Date: Tue, 16 Apr 2002 10:23:43 -0700
From: Rick Moen email@example.com
To: [name omitted]
Subject: Re: Hello...
[My correspondent had reported "permission denied" errors when
delete something using the root account.]
The immutable attribute is, of course, just one attribute that can be
set with chattr. Here's an example of how to use lsattr and chattr:
uncle-enzo:~# cd /tmp
uncle-enzo:/tmp# chattr +i wrd
uncle-enzo:/tmp# lsattr wrd
uncle-enzo:/tmp# rm wrd
rm: remove write-protected file `wrd'? y
rm: cannot unlink `wrd': Operation not permitted
uncle-enzo:/tmp# chattr -i wrd
uncle-enzo:/tmp# rm wrd
There are some other valid bits that chattr can set (see "man chattr"):
a = append-only mode
c = compressed storage
d = dump-omitted (omit this file, when using the dump command)
j = journaled
s = secret (zero out all its bits, if you delete the file)
S = synchronous-written
u = undeletable
None of those, however, could account for the file being
the root user.
I _hope_ you've tried simply doing "chmod 777" on the file,
mean, any Unix system will block the root user from deleting a file
whose permissions mask doesn't give him write permission -- as with any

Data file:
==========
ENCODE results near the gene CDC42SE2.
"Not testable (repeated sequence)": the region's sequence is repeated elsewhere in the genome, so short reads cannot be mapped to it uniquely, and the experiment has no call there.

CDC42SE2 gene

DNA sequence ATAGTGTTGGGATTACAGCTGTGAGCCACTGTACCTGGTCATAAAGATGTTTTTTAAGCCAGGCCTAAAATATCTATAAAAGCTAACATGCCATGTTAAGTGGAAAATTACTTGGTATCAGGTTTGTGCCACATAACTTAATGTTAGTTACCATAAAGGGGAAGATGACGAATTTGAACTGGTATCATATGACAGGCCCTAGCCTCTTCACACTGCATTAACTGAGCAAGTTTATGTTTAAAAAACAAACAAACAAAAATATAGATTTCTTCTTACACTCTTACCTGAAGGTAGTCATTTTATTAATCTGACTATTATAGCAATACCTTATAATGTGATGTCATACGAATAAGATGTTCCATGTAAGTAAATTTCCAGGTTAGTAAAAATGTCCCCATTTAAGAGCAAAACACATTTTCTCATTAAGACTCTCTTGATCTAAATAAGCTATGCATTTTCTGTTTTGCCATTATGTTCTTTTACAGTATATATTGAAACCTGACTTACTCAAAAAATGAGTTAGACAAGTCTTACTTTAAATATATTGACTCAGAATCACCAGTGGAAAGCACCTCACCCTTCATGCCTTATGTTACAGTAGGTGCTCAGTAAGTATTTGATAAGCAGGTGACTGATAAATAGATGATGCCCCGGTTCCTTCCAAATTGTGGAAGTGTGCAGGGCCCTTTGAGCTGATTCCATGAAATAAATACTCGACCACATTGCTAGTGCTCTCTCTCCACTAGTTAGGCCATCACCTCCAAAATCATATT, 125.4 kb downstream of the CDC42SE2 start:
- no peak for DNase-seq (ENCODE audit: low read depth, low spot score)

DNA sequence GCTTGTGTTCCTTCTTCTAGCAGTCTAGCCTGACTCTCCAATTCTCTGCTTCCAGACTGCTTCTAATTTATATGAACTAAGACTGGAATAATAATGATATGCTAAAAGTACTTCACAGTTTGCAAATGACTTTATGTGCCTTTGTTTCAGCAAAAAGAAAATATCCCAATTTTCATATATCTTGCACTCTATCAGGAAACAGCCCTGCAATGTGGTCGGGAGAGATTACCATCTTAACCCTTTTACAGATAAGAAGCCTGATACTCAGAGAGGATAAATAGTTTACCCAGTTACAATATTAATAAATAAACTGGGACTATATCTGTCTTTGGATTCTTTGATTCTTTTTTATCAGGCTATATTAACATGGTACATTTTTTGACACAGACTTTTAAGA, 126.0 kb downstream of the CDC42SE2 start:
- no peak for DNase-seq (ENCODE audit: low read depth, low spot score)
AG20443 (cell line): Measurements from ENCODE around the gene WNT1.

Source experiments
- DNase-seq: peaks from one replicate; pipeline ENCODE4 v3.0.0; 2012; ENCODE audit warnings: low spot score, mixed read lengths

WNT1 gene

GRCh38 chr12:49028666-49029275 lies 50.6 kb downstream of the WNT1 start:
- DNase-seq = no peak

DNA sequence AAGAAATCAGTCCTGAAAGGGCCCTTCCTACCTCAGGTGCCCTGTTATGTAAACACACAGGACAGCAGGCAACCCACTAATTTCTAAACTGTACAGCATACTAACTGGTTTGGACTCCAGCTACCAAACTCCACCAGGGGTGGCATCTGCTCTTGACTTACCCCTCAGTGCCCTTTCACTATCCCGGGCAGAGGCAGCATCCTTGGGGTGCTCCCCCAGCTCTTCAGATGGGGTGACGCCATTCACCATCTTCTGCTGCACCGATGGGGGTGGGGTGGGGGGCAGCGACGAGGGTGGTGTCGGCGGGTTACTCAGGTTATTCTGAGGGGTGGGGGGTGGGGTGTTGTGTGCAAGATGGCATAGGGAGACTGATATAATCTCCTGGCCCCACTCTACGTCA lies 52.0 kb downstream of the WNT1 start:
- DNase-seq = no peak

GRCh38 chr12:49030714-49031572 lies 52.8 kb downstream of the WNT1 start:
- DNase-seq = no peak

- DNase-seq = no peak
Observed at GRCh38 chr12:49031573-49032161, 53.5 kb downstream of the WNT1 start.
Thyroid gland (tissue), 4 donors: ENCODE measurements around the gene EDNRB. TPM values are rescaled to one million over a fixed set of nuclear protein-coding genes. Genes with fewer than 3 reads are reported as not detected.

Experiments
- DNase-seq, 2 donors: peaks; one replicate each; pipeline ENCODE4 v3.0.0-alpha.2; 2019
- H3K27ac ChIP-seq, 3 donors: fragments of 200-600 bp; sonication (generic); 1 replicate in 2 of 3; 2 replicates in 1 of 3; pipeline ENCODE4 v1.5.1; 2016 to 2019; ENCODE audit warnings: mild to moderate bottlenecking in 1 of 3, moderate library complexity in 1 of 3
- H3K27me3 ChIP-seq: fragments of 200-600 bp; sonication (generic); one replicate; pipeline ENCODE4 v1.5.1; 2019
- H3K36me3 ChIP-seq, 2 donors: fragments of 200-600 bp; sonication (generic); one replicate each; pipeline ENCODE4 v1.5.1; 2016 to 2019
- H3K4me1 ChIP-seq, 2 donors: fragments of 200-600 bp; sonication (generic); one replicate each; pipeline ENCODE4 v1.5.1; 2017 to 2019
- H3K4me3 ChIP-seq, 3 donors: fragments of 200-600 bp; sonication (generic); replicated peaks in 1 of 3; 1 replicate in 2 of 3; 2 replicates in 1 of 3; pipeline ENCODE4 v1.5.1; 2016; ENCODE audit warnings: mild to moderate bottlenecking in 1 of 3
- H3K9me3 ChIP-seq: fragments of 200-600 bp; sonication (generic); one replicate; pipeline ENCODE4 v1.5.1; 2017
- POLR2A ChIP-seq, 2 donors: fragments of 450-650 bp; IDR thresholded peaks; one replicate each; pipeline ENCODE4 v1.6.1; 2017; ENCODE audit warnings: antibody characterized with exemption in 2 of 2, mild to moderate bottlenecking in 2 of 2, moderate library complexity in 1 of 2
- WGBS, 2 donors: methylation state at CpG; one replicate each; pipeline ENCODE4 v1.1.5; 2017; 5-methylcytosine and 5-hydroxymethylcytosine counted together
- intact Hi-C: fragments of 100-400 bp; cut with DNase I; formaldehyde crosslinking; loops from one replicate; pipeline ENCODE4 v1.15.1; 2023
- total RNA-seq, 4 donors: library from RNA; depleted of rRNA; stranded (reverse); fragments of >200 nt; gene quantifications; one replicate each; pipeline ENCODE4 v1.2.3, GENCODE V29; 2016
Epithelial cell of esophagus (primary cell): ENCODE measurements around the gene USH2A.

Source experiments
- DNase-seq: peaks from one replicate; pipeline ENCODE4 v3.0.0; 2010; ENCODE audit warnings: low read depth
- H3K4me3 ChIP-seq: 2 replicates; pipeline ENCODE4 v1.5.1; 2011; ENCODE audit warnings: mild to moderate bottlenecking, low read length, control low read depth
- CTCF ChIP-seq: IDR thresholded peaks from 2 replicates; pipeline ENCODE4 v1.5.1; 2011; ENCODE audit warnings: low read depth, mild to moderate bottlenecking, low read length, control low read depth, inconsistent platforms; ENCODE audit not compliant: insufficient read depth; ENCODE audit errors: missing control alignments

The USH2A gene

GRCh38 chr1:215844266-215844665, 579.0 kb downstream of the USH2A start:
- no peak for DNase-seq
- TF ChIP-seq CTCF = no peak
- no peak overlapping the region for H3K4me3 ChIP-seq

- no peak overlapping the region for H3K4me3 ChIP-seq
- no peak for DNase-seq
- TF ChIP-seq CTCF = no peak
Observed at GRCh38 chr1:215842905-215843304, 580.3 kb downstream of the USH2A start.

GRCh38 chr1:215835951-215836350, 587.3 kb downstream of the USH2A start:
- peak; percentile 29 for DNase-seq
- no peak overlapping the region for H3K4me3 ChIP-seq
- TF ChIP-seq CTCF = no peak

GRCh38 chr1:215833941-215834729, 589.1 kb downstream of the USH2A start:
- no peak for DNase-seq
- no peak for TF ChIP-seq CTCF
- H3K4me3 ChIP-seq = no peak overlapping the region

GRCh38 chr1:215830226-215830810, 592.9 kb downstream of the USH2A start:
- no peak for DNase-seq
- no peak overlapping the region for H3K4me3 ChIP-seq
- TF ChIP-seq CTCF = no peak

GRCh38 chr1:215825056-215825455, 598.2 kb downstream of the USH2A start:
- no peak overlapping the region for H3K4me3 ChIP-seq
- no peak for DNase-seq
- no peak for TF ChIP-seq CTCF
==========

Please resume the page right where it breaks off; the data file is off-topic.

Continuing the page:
other user. The root user's special ability is to _change_ such rights
masks to give himself write permission, regardless of who owns the file.
If you've tried all that, and the file remains undeletable by
user, _and_ you've verified that the filesystem hosting it is mounted
writeable, then by definition the filesystem is damaged, and needs to
be repaired or replaced.
The thing to try, in that case, is the fsck utility
whatever filesystem type it is, e.g., fsck.ext2, fsck.ext3, etc. You'll
need to unmount it first. (Thus, if it's the root filesystem, you may
have to do this from a maintenance floppy, CD-ROM, or maintenance
If you've fscked the filesystem, remounted it (in read-write
read-only), and the file is _still_ not deletable, then you have some
type of filesystem corruption that fsck can't handle. Congratulations!
You'll need to back up the filesystem's data, blow it away, recreate it,
and then restore.
 For example, the fact that root cannot delete a file from
in my system is not surprising:
/dev/sda5 on / type ext2 (rw,errors=remount-ro)
proc on /proc type proc (rw)
devpts on /dev/pts type devpts (rw,gid=5,mode=620)
/dev/sdb7 on /var type ext2 (rw,nosuid,nodev,noatime)
/dev/sda8 on /var/log type ext2 (rw,nosuid,nodev,noatime)
/dev/sdb8 on /usr type ext2 (ro,nodev)
/dev/sda9 on /usr/local type ext2 (rw)
/dev/sdb1 on /home type ext2 (rw,nosuid,nodev)
/dev/sdb5 on /tmp type ext2 (rw,noexec,nosuid,nodev,noatime)
It's easy to forget about the subtler consequences of mount
For example, sometimes, I forget about the "noexec" option on /tmp,
and wonder for a few seconds why shell scripts won't work, there.
(Also, on rare occasions, the "mount" output will remind you
directory you've been fruitlessly trying to delete is an in-service
Cheers, "Azathoth need not be present to win."
Rick Moen -- Charles O. Baucum, Jr.